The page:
The Secretary minimized appellant's New Jersey presence and although focusing on appellant's purchase of a home in 2007, she made scant mention of and did not consider appellant's purchase of a residence for himself (as opposed to a separate purchase for his mother) in 2005, a purchase that appellant highlighted as a critical factor marking his intent to make New Jersey his domiciliary state. Nevertheless, considering the totality of all of the evidence presented as to domicile and our limited review function, we conclude that the Secretary's decision was supported by adequate evidence in the record that appellant was not domiciled in New Jersey for the past four years.
We address one additional issue. Appellant challenges the standing of petitioners as they are registered members of the Republican Party and are challenging the bona fides of appellant as a candidate in the Democratic Primary Election. Appellant expressed concern that members of a rival party are attempting to undermine and influence the affairs of its rival and are not permitted to do so under New Jersey elections laws. While the argument has surface allure and compelling arguments can be advanced to suggest that such interference violates the spirit if not the letter of Title 19, when balancing such concerns against the overarching principle of advancing qualified candidates to stand for election, the arguments against standing must yield.
While this litigation has been marked by some confusion as to the statutory basis for petitioners' challenge, the appropriate legislative authority for the challenge is found in N.J.S.A. 19:13-10, which provides in relevant part:
Every petition of nomination in apparent conformity with the provisions of this Title shall be deemed to be valid*fn3 , unless objection thereto be duly made in writing and filed with the officer with whom the original petition was filed not later than the fourth day after the last day for filing of petitions. . . .
Although applicable to general elections, N.J.S.A. 19:13-10 is applicable to primary elections as well. N.J.S.A. 19:23-58. See Lesniak v. Budzash, 265 N.J. Super. 165, 168 (App. Div.), aff'd, 133 N.J. 1 (1993).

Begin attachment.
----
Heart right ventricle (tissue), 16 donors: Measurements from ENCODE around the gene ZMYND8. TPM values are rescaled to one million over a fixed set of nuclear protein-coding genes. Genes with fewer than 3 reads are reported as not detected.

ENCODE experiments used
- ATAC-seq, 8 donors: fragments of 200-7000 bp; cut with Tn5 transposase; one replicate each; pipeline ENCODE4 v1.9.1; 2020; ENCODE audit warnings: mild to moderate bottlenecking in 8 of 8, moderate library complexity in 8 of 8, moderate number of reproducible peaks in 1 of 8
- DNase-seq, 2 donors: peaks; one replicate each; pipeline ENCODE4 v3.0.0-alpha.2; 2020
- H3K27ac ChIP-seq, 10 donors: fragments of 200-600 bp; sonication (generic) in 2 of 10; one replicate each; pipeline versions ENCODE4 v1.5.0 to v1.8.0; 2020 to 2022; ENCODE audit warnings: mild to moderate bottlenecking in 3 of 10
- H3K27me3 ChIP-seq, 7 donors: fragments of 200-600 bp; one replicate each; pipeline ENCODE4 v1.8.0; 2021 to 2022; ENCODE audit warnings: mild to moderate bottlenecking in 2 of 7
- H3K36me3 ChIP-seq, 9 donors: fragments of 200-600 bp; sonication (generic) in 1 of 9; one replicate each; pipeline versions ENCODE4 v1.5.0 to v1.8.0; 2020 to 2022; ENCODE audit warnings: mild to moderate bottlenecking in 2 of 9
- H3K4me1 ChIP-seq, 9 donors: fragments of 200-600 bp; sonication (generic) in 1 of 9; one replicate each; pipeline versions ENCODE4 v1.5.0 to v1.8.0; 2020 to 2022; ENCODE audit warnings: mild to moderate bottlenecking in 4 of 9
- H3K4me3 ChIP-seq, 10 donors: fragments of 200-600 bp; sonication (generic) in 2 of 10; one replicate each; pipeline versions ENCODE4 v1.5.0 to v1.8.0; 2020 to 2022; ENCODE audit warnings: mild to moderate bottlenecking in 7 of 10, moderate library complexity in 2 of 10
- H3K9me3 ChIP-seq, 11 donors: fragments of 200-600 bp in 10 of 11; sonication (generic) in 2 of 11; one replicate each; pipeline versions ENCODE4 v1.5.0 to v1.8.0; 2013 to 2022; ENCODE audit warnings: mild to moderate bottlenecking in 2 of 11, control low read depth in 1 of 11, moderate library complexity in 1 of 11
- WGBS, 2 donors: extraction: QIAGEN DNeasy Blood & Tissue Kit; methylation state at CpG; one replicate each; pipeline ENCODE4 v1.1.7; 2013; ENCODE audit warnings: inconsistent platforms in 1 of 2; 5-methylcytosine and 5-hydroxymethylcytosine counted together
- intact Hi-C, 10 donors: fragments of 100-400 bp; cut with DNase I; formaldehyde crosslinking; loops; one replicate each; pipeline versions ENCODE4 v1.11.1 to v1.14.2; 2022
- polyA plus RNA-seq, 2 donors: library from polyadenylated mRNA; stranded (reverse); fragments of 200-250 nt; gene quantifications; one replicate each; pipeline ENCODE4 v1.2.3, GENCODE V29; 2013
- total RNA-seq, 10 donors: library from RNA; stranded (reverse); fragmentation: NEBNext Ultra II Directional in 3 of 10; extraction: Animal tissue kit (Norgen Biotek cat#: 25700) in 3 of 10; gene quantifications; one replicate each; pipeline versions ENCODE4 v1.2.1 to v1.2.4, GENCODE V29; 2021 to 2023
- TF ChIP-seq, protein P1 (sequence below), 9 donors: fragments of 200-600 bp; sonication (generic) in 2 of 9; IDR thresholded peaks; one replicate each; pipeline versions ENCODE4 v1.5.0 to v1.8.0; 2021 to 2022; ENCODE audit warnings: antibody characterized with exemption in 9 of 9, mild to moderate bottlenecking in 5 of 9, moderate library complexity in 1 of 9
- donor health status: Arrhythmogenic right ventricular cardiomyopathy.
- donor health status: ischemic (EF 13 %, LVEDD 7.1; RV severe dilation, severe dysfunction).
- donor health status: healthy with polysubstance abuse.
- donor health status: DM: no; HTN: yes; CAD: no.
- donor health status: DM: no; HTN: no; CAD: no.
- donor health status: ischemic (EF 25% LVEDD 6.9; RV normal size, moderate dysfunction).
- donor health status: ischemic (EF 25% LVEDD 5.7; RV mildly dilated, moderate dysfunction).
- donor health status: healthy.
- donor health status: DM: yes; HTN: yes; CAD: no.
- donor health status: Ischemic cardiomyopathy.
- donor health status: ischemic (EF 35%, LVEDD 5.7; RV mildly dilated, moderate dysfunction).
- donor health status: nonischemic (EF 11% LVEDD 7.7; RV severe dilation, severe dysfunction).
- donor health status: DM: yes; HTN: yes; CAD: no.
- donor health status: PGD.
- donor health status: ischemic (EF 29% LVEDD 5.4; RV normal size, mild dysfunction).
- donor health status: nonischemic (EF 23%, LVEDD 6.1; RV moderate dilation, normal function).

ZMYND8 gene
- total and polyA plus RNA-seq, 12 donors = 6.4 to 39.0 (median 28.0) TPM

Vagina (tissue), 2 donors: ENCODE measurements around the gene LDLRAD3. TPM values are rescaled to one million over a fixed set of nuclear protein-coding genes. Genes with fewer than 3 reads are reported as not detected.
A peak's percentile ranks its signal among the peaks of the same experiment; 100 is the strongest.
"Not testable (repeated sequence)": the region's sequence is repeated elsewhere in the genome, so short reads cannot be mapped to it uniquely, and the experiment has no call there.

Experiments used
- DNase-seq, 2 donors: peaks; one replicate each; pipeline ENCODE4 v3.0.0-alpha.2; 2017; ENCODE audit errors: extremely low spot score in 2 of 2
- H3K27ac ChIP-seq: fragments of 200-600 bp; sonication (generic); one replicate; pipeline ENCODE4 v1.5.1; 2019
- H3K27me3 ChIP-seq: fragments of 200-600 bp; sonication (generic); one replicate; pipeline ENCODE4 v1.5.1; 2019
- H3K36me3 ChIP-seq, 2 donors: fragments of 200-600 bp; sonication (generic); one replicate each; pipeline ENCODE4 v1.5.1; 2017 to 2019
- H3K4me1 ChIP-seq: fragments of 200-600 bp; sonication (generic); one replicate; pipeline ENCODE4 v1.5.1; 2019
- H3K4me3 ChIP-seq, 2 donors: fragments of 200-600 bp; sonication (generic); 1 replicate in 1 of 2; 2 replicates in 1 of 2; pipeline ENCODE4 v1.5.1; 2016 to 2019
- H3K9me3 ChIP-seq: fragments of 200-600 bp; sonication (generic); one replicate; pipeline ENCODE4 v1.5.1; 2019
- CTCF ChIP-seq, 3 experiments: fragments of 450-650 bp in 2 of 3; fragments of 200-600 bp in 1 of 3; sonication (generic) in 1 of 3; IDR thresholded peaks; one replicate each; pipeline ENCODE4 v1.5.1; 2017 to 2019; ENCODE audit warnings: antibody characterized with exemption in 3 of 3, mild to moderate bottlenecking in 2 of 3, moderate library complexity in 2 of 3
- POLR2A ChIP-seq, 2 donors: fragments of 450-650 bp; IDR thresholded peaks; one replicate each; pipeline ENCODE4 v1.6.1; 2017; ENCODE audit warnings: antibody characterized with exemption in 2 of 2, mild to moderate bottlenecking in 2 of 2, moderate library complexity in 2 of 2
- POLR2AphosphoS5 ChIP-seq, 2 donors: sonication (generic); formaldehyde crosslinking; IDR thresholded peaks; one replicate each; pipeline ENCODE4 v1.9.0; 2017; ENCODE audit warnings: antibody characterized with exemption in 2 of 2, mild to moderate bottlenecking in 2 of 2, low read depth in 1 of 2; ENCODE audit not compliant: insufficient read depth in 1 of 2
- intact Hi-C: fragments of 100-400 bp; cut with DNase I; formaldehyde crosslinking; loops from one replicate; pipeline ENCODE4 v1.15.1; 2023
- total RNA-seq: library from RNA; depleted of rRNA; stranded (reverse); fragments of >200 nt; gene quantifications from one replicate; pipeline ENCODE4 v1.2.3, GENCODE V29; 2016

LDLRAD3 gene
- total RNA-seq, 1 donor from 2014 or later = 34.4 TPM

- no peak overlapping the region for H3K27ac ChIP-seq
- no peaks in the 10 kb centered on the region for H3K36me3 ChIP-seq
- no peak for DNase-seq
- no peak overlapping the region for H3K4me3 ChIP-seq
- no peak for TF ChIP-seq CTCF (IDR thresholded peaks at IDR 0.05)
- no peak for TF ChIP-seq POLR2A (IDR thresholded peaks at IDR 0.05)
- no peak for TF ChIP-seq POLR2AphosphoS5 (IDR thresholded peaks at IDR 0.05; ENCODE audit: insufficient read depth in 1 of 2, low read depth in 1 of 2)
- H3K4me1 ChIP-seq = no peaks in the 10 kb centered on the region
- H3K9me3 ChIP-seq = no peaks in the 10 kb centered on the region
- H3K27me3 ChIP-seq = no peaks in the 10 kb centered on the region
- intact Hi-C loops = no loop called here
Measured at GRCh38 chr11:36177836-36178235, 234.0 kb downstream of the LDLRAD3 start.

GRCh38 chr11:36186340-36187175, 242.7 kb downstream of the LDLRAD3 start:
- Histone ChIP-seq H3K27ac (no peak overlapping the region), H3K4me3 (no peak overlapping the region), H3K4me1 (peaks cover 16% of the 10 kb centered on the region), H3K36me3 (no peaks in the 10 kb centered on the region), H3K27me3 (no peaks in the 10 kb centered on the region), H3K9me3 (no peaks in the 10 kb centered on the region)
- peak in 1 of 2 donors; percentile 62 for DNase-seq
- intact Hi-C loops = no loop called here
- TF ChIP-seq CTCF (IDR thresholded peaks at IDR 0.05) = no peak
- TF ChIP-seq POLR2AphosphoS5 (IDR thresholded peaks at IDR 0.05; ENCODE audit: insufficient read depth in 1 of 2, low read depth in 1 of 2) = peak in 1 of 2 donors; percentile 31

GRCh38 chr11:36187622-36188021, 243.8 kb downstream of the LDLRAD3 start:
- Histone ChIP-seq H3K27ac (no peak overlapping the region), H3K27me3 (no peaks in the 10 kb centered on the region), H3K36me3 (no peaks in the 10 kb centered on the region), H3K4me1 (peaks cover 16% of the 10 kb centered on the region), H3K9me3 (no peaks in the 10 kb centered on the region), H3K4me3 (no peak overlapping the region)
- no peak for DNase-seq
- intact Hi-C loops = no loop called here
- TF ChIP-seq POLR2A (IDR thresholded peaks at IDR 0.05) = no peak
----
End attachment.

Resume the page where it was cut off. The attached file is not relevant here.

N.J.S.A. 19:13-10 does not contain any political party membership restriction. Permitting the filing of any objection, without any limitations on the objector, serves the fundamental electoral goal of assuring only qualified candidates are on the ballot and is in furtherance of preserving the integrity of elections. In this case, but for the filing of petitioners' objection and its administrative review, the issue of appellant's qualifications may not have been subject to review until the general election. See
N.J.S.A. 19:29-1 to -14.
In addition to the absence of restrictive language under the statutes, a practice of screening objectors before accepting a challenge to a nomination petition would raise significant collateral issues that would be outweighed by the salutary purpose of permitting challenges from any objector under N.J.S.A. 19:13-10.
Ultimately, the balancing of the various interests involved compels a result where insuring qualified candidates of whatever party are presented to the public outweighs the potential, if not real, mischief that can be visited on a political party's fortune by inter-party challenges that in one sense may disrupt the activities of a party while at the same time result in qualified candidates standing for election.
If there is to be an adjustment of this balance, that will be left to the Legislature and appropriate amendments to Title
19. We conclude that petitioners have standing to challenge appellant's candidacy.
Appellant also challenges the constitutionality of the residency requirement; however, we have been advised that the issue has been addressed in a federal court proceeding, so we decline to consider the issue here. Finally, our decision renders moot any need to consider the other requests for emergent relief.